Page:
Google's problems with advertisers over ad misplacements on YouTube and other Google non-search properties appear to be mushrooming rapidly.
This week Verizon, AT&T, Johnson & Johnson and Enterprise Rent-A-Car joined a growing list of major companies to pull advertisements from Google after revelations that their ads were being placed next to jihadist and neo-Nazi videos and other inappropriate content on YouTube.
In a statement, Verizon described the company's move as designed to protect its brand image. "Verizon is one of the largest advertisers in the world, and one of the most respected brands," the company said. "We take careful measures to ensure our brand is not impacted negatively."
Verizon said it acted after being notified about its ads being placed by Google on non-sanctioned websites. "We took immediate action to suspend this type of ad placement and launched an investigation." The company is currently working with all of its digital advertising partners to figure out how to prevent the same thing from happening again, the statement added.
AT&T and Johnson & Johnson ascribed similar reasons for their decisions to pull advertisements from Google. "We are deeply concerned that our ads may have appeared alongside YouTube content promoting terrorism and hate," an AT&T statement said. "Until Google can ensure this won't happen again, we are removing our ads from Google's non-search platforms."
Johnson & Johnson noted in a statement that the company has paused all YouTube digital advertising globally to ensure that its ads do not end up against offensive content online.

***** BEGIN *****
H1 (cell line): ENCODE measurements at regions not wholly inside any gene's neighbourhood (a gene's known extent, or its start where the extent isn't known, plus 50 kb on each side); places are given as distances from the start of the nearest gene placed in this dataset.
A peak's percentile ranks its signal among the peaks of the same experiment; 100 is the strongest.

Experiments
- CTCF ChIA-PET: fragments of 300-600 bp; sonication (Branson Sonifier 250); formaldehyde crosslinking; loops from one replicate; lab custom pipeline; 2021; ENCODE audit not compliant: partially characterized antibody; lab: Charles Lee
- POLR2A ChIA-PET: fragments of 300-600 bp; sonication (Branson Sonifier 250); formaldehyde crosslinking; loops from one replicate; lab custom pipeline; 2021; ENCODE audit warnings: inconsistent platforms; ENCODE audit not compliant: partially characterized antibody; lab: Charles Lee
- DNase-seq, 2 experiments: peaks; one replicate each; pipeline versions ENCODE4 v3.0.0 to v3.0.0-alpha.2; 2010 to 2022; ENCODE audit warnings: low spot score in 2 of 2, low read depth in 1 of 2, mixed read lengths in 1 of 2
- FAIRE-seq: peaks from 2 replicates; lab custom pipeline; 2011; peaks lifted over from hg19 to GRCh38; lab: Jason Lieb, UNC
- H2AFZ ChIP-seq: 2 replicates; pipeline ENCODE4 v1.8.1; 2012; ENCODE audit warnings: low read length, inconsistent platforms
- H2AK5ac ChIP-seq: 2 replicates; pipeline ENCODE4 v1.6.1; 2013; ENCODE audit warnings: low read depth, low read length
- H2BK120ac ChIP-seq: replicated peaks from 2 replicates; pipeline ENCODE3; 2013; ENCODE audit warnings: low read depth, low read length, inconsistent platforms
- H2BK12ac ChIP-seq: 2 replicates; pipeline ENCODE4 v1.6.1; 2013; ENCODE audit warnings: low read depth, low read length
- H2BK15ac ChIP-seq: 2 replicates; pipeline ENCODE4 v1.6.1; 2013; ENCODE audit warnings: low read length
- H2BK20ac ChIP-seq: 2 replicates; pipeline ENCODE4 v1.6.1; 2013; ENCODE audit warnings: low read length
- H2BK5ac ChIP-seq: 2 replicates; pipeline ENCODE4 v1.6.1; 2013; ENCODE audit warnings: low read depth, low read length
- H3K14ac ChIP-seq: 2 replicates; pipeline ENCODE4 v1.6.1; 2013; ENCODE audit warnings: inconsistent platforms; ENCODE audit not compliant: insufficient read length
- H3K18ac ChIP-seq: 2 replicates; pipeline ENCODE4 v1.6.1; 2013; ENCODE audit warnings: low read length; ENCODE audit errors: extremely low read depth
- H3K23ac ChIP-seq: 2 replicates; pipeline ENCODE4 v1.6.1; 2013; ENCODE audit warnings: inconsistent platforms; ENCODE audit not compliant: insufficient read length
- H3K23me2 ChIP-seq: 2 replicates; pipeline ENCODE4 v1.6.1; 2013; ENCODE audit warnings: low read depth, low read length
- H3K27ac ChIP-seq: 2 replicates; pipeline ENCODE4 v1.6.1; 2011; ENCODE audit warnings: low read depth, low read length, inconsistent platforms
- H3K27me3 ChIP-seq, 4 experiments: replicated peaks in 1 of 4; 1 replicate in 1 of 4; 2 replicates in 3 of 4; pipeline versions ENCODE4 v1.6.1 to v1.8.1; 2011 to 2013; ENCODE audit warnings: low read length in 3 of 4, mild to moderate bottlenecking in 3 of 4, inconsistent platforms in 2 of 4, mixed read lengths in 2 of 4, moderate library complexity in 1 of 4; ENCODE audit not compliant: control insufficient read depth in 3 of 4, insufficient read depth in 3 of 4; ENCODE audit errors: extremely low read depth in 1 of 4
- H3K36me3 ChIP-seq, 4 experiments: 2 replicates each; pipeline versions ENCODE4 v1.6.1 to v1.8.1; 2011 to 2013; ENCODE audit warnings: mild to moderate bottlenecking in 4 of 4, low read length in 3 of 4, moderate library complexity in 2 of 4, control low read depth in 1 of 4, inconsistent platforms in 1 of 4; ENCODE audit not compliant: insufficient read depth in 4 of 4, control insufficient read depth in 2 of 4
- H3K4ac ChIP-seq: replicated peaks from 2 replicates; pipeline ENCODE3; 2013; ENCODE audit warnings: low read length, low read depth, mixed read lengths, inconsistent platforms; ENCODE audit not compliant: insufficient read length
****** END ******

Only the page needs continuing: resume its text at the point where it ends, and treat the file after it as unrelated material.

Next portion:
The string of ad withdrawals deepens what has quickly become a crisis of significant proportions for Google. Already, several major brands in the United Kingdom, including the British government, Guardian, BBC and Mercedes Benz, have pulled their advertisements from Google.
The decisions to pull out stemmed from an investigative report in the London Times, which showed Google's automated ad placement system placing their ads alongside YouTube videos from terror groups and those proselytizing hate against people based on race, gender and other issues.
Advertisers are doubly upset because in addition to their ads running on offensive videos, the publishers of the videos actually make money from the ads being placed on their content. Under the way Google's ad monetization system works, video publishers can make up to $7.50 for every 1,000 views. Google already faces two lawsuits in the United States over the issue from the families of two victims of the terror attacks in Paris and the nightclub in Florida. The plaintiffs have accused Google of materially supporting terrorism by paying ad dollars to publishers of jihadist videos on YouTube.